365 Days of Climate Awareness 358 – Innovation and Technology Development and Transfer

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All illustrations from the IPCC 6th Assessment Report, Vol. 3, Chap. 16. Government funding for research and development in energy, 1974-2018, Organization for Economic Co-Operation and Development nations.

Innovation is the application of existing technology or methods to novel uses. The war in Ukraine has shown the world a pretty stunning array of innovations the Ukrainians have used in their national defense, from repurposing grenades as bombs dropped from drones, to a cloud-based app which directs artillery fire across an entire front. In more peaceful pursuits, photovoltaic (PV) roadways and roadside panels, used then for lighting, are others. The world is full of creative uses of existing technology. Development is the creation of new technology and methods (like ongoing work on hydrogen fusion).

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Innovation objectives and mechanisms.

It’s been observed that technological progress is limited in developing countries, because the means to promote and apply the progress are small or lacking. Where educational systems and infrastructure are inferior or nonexistent, the means and inspiration for technological progress is limited. For this reason sharing technology, from the developed to the developing world, is crucial. Many of the mitigations outlined in the AR6 report call for greater sustainability in the developing world, as it develops. This has no chance of occurring without the voluntary and widespread sharing of modern, cleaner and more efficient equipment, designs and methods. To use the very well-worn analogy, there is no need, and no time, to ask developing nations to re-invent the wheel.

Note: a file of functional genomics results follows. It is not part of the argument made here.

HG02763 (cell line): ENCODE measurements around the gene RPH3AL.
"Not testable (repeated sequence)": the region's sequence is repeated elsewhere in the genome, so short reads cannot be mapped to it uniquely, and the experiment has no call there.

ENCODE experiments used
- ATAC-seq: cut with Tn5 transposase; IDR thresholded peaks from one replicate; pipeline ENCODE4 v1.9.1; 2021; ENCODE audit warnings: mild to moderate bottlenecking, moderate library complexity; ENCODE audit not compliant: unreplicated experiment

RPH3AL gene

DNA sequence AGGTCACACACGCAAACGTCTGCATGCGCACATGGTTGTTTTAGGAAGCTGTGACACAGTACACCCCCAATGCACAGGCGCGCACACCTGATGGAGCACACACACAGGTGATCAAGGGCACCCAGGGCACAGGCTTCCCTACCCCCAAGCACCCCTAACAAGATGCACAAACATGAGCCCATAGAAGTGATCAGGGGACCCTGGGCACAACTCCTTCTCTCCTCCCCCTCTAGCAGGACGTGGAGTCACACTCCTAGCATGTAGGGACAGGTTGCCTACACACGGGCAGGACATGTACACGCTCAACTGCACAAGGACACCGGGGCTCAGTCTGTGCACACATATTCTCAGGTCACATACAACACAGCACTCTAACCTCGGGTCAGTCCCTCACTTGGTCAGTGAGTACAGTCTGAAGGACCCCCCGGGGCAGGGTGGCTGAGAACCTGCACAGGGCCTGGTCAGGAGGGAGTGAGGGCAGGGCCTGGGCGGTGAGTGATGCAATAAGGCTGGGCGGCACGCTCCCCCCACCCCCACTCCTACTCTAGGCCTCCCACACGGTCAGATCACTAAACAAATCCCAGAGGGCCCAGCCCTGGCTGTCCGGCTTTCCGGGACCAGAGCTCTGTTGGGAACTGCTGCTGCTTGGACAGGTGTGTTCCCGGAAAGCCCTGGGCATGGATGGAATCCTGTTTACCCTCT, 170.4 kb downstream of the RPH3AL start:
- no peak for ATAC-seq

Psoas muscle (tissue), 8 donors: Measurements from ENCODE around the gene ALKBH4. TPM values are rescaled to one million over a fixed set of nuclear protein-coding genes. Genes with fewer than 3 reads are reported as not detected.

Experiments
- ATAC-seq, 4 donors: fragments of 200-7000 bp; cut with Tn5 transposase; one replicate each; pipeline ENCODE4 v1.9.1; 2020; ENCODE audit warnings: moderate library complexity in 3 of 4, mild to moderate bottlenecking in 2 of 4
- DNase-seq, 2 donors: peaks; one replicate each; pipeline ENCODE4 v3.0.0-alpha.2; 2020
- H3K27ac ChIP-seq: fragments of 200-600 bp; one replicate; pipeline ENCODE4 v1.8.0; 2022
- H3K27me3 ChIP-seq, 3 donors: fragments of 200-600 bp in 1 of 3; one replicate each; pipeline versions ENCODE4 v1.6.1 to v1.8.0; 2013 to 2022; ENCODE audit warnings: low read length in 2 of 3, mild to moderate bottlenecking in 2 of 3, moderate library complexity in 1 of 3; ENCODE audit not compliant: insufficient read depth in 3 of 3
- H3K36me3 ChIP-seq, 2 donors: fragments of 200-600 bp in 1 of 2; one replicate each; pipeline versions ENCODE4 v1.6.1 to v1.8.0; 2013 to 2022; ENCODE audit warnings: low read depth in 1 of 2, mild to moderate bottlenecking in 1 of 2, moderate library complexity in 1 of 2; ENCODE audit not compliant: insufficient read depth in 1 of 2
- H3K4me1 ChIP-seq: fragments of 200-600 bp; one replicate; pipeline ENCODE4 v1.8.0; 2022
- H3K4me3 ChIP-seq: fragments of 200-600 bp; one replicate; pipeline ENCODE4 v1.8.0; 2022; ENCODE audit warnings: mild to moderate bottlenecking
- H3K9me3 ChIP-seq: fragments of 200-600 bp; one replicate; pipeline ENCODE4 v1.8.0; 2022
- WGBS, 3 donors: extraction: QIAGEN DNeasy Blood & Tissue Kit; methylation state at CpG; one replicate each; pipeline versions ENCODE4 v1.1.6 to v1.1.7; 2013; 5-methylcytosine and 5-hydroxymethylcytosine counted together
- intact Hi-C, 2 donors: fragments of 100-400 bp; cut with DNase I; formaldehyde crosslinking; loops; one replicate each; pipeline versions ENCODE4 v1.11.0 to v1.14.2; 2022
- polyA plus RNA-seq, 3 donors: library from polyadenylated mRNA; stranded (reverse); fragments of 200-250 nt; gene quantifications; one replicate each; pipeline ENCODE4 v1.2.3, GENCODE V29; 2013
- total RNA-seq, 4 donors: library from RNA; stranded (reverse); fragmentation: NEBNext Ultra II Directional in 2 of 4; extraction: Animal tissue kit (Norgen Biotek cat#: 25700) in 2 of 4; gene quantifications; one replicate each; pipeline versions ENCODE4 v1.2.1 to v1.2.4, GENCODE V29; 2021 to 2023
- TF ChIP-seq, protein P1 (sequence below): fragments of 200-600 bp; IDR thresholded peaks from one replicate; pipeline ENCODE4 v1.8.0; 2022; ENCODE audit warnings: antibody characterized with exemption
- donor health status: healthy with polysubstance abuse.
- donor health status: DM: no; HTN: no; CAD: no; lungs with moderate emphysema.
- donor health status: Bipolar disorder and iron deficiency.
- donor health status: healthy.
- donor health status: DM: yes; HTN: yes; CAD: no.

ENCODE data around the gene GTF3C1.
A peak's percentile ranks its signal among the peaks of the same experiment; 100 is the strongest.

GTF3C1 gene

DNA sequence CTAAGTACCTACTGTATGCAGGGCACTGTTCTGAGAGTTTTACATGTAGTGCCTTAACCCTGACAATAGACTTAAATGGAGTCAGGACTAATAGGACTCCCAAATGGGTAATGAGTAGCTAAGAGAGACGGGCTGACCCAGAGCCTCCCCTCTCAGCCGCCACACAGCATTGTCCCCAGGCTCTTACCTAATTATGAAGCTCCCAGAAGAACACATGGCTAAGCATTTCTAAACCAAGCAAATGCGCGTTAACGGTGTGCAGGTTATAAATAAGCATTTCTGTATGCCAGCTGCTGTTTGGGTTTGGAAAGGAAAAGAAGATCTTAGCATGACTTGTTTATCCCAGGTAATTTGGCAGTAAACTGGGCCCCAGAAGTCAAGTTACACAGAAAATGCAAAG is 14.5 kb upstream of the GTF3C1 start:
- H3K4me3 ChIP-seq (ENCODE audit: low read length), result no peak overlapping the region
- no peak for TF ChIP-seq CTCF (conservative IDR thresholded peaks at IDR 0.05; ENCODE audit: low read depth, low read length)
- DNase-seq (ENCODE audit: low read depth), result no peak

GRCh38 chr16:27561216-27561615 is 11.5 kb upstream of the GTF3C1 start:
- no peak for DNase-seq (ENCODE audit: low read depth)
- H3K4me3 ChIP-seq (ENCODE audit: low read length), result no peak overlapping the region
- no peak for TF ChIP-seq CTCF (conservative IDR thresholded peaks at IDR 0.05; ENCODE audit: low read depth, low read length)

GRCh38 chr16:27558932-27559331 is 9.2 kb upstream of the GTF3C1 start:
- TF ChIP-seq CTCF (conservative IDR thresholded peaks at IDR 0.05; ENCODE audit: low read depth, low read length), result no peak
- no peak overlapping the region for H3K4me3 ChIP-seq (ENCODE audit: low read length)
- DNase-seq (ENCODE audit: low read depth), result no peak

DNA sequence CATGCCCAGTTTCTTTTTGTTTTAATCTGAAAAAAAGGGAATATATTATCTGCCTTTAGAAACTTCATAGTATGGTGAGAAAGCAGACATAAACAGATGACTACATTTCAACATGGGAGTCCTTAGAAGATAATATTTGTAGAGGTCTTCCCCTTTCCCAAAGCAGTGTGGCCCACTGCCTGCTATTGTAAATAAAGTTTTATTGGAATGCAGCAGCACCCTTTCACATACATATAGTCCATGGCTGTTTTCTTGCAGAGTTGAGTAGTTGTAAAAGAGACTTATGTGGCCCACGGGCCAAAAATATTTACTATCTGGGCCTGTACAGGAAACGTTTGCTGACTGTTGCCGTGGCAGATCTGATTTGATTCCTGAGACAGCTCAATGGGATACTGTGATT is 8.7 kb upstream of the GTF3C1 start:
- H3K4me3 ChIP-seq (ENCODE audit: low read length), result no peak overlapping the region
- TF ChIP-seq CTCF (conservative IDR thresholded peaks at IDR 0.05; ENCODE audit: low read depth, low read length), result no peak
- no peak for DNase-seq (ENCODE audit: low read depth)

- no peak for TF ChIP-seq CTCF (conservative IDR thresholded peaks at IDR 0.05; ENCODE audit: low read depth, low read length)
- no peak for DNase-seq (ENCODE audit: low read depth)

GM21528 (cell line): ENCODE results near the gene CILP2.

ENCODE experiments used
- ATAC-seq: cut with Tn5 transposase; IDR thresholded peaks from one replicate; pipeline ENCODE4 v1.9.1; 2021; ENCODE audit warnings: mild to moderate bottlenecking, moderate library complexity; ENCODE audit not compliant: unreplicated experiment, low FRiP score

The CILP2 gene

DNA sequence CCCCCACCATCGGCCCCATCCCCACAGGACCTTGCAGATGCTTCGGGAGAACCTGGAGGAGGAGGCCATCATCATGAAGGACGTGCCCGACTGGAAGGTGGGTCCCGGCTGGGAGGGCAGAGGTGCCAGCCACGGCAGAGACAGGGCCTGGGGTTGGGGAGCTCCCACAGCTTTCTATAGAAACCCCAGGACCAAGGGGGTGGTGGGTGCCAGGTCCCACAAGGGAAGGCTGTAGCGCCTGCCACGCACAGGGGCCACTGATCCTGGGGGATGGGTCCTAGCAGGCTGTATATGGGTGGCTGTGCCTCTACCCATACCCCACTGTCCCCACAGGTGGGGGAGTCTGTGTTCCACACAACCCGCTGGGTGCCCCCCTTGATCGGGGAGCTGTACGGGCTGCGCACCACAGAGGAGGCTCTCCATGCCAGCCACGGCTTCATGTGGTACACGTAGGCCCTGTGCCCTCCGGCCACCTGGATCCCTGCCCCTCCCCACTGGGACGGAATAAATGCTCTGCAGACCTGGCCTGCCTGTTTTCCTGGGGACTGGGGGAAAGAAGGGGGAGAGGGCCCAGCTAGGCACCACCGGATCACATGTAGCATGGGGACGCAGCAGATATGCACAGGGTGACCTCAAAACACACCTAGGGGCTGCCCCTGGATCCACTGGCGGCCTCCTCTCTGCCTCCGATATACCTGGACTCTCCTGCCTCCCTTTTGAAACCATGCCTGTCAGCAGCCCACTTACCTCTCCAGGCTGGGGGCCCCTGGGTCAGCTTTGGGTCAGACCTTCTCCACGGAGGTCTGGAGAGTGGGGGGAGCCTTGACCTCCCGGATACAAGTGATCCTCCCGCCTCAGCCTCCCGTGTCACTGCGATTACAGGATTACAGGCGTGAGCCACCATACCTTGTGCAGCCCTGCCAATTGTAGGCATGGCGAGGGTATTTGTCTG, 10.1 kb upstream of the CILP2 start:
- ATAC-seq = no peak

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Social-technical transition.

To this end, intellectual property (IP) rights are sometimes considered helpful, sometimes harmful. Businesses use IP law to preserve trade secrets like improved technology and innovative concepts.  However, strong IP rights in developed countries provide companies with the incentive to continue developing new methods, secure within IP law to generate a profit. And this exposes another main challenge in confronting climate change: the drive for profit is at times completely opposed to the need to improve material conditions around the world, in places too poor to afford them. Bringing solar or wind generation to developing regions where coal and coke are used for fuel would be hugely expensive and require large external investments.

Many of the areas most urgently affected by global warming, such as tropical nations where sea level rise and extreme temperatures threaten large territories at once, lack the funding to improve their own technology or mitigate threats.  This is why we can meaningfully mitigate climate change only if we have robust international cooperation between governments. All other methods, while necessary, are insufficient.

This brings us to the end of the month-plus survey of the IPCC’s Sixth Assessment Report. It wound up being about twice as many days as I’d planned to spend, but those days were thoroughly worthwhile. The IPCC report is very thorough and covered several areas, like buildings, urban development and technology sharing, which I omitted during the course of the year. So, now onward to other topics!

Tomorrow: cryptocurrency and global warming.

Be brave, be steadfast, and be well.

Sources & links:

IPCC 6th Assessment Report, Vol. 3, Chap. 16

Organization for Economic Co-Operation and Development (OECD)

International Energy Agency (IEA), a branch of the OECD

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